from Net Politics

Cyber Week in Review: August 2, 2019

The logo and ticker for Capital One are displayed on a screen on the floor of the NYSE in New York REUTERS/Brendan McDermid

Capital One data breach affects over 100 million customers; Coast Guard reveals details on February cyberattack; demand for cyber insurance grows; confusion on blacklisted Chinese technology; and Facebook warns investors cryptocurrency may never launch.

August 2, 2019

The logo and ticker for Capital One are displayed on a screen on the floor of the NYSE in New York REUTERS/Brendan McDermid
Blog Post
Blog posts represent the views of CFR fellows and staff and not those of CFR, which takes no institutional positions.

Capital One Data Breach Affects Over 100 Million Customers

Capital One suffered a massive data breach that compromised over 100 million American customers' data, including names, Social Security numbers, addresses, and other personal information. There is a possibility that the stolen information was not disseminated or used to commit fraud. The hacker, a former employee for Amazon Web Services (the cloud hosting company that Capital One was using), gained access by exploiting a misconfigured web application firewall. The FBI is investigating if other AWS customers, such as Michigan State University and UniCredit SpA, Italy's largest bank, were also victims.

Coast Guard Reveals Details of February Cyberattack

The Coast revealed that a debilitating February cyberattack on a merchant vessel was due to a variant of a malware known as Emotet that has been effective against government and corporate networks. Cybersecurity standards on the vessel were lax: the crew shared a single login to the ship's computers, external hard drives and memory devices were routinely plugged in without security measures, and there was no antivirus software deployed. In its notification, the Coast Guard purposefully did not name the vessel affected in the attack to encourage others to come forward. Coast Guard Captain Jason Tama warned that most commercial vessels lack sufficient cybersecurity standards, presenting major risks for an industry critical to the global economy.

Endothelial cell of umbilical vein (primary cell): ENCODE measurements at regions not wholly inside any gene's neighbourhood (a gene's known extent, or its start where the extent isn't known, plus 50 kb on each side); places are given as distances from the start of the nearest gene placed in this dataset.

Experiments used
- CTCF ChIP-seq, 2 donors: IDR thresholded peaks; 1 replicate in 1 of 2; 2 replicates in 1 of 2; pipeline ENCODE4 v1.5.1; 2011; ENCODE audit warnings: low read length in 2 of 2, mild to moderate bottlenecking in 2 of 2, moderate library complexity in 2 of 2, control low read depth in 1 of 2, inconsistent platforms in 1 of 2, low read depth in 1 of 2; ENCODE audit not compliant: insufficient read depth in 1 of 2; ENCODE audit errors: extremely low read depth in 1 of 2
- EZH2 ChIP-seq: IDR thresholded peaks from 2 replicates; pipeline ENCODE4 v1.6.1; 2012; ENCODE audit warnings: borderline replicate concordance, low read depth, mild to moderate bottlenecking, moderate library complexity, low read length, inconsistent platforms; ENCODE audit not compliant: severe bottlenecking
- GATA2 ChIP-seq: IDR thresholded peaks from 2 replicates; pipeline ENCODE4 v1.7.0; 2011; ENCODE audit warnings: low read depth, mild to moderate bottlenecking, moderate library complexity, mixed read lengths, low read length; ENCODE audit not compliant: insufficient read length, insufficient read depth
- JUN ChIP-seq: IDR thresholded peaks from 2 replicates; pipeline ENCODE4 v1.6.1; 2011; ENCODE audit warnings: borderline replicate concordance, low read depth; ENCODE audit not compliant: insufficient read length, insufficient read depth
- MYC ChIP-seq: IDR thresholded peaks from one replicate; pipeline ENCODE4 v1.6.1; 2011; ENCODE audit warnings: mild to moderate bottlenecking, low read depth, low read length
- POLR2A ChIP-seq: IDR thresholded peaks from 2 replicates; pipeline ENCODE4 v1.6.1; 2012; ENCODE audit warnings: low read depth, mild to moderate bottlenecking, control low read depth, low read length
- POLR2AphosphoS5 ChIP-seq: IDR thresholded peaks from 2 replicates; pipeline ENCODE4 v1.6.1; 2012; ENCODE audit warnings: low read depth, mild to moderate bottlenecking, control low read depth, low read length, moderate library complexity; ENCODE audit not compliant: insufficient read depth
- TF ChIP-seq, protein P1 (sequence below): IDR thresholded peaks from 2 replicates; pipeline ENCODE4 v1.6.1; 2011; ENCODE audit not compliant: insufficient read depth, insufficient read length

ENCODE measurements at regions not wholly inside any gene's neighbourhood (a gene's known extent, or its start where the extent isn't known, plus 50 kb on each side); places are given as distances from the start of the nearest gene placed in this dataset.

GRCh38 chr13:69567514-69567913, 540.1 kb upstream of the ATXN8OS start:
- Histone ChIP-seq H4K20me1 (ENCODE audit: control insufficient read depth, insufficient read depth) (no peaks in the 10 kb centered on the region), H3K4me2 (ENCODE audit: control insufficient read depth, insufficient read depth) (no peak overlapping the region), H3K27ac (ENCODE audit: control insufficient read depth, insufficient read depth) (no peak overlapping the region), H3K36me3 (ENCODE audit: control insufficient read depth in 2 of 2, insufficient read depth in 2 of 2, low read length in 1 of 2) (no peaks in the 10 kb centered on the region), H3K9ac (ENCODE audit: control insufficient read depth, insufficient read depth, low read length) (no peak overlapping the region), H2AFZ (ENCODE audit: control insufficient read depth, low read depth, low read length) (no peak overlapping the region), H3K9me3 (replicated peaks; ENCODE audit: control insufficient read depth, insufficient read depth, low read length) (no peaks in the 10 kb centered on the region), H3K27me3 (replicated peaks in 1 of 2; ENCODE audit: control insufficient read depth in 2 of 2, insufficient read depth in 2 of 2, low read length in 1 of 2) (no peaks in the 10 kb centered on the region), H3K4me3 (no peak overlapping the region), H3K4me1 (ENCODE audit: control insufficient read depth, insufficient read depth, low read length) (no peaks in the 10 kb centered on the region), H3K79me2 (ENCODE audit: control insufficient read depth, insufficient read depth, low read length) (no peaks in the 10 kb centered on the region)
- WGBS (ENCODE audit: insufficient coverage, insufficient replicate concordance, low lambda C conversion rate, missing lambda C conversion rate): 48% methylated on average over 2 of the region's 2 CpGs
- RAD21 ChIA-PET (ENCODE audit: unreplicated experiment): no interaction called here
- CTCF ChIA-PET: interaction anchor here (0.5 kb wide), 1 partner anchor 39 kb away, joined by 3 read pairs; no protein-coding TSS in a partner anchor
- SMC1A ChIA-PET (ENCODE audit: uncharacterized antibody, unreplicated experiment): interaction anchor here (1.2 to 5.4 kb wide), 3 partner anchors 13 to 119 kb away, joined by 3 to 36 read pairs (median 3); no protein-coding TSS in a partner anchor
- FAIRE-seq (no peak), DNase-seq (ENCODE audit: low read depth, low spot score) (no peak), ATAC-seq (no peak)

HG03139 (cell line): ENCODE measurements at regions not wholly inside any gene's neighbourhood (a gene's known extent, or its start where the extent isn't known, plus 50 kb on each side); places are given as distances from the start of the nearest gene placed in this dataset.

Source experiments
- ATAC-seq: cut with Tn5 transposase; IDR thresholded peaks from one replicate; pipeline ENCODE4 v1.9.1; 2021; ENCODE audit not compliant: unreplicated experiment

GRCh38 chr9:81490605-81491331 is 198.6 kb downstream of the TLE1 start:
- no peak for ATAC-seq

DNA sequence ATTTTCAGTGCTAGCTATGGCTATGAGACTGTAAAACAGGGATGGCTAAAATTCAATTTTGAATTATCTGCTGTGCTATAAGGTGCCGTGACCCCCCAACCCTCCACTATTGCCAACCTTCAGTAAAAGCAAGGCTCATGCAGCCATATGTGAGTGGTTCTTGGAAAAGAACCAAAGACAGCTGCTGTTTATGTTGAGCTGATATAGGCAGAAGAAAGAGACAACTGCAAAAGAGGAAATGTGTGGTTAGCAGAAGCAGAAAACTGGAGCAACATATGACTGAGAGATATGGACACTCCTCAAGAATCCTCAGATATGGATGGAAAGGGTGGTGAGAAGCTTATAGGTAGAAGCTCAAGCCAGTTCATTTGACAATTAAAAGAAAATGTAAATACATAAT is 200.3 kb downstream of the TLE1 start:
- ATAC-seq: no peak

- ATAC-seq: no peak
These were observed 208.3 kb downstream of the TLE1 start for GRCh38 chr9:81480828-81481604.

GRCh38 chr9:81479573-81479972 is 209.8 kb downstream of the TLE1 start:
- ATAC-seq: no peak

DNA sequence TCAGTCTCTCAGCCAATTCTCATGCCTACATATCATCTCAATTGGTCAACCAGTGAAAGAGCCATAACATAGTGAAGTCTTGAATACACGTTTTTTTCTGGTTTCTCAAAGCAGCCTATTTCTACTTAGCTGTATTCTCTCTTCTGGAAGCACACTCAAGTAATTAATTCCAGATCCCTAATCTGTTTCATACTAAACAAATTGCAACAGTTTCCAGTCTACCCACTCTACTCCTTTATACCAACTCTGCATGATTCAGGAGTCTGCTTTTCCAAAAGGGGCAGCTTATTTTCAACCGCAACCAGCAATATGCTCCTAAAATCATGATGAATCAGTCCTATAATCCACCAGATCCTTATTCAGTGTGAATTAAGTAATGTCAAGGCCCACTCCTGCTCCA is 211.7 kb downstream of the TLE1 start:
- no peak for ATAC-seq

Demand for Cyber Insurance Grows

More on:

Cybersecurity

Cryptocurrencies and Blockchain Technology

China

National Security

The market for cyber insurance is growing rapidly, and is expected to continue growing. The direct cyber insurance premiums market grew to $2 billion last year, up 26 percent since 2015, as more businesses shift to the cloud and customers are concerned about data breaches, distributed denial-of-service attacks, and ransomware, according to a Moody's report. Despite this growing demand, some insurers are reassessing whether to offer plans to help clients recover from cyberattacks, noting that attacks are increasingly expensive and difficult to price due to the lack of sufficient data. Insurers also complain of variance in cybersecurity rules and standards across different jurisdictions.

Confusion on Blacklisted Chinese Technology

Though a ban on Chinese-made security and telecoms equipment in government networks is due to go into effect this month, IT security company Forescout found around 2,400 surveillance cameras made by the blacklisted Chinese companies Hikvision and Dahua still connected to federal networks as of July 23. Recent reports show that DoD-funded research bases and police units across the country have bought surveillance equipment from Hikvision since the ban was passed. Officials blame the presence of blacklisted technology on the ban's lack of clarity, namely confusion over if it requires device removal or simply prohibits purchase of new devices.

Facebook Warns Investors Cryptocurrency May Never Launch

Facebook downplayed expectations for its recently-announced Libra cryptocurrency amid pushback from regulators and lawmakers in the U.S. and abroad, warning investors that Libra may not be made available in a timely manner, or possibly at all. Resistance primarily stems from concerns about consumer privacy and confusion over how to regulate the currency. In recent hearings on Capitol Hill, lawmakers questioned Facebook representatives on whether to regulate the cryptocurrency as a security, and wondered if the Libra Association, a group of companies collectively overseeing the currency, should be regulated as a bank. Though Facebook’s cryptocurrency faces major obstacles, its announcement reportedly sent officials at China’s central bank scrambling. The People's Bank of China has been looking into creating its own digital currency since 2014, and officials reaffirmed their intention to cement China's leadership in financial technology with a centralized digital currency.

More on:

Cybersecurity

Cryptocurrencies and Blockchain Technology

China

National Security

Creative Commons
Creative Commons: Some rights reserved.
Close
This work is licensed under Creative Commons Attribution-NonCommercial-NoDerivatives 4.0 International (CC BY-NC-ND 4.0) License.
View License Detail
Close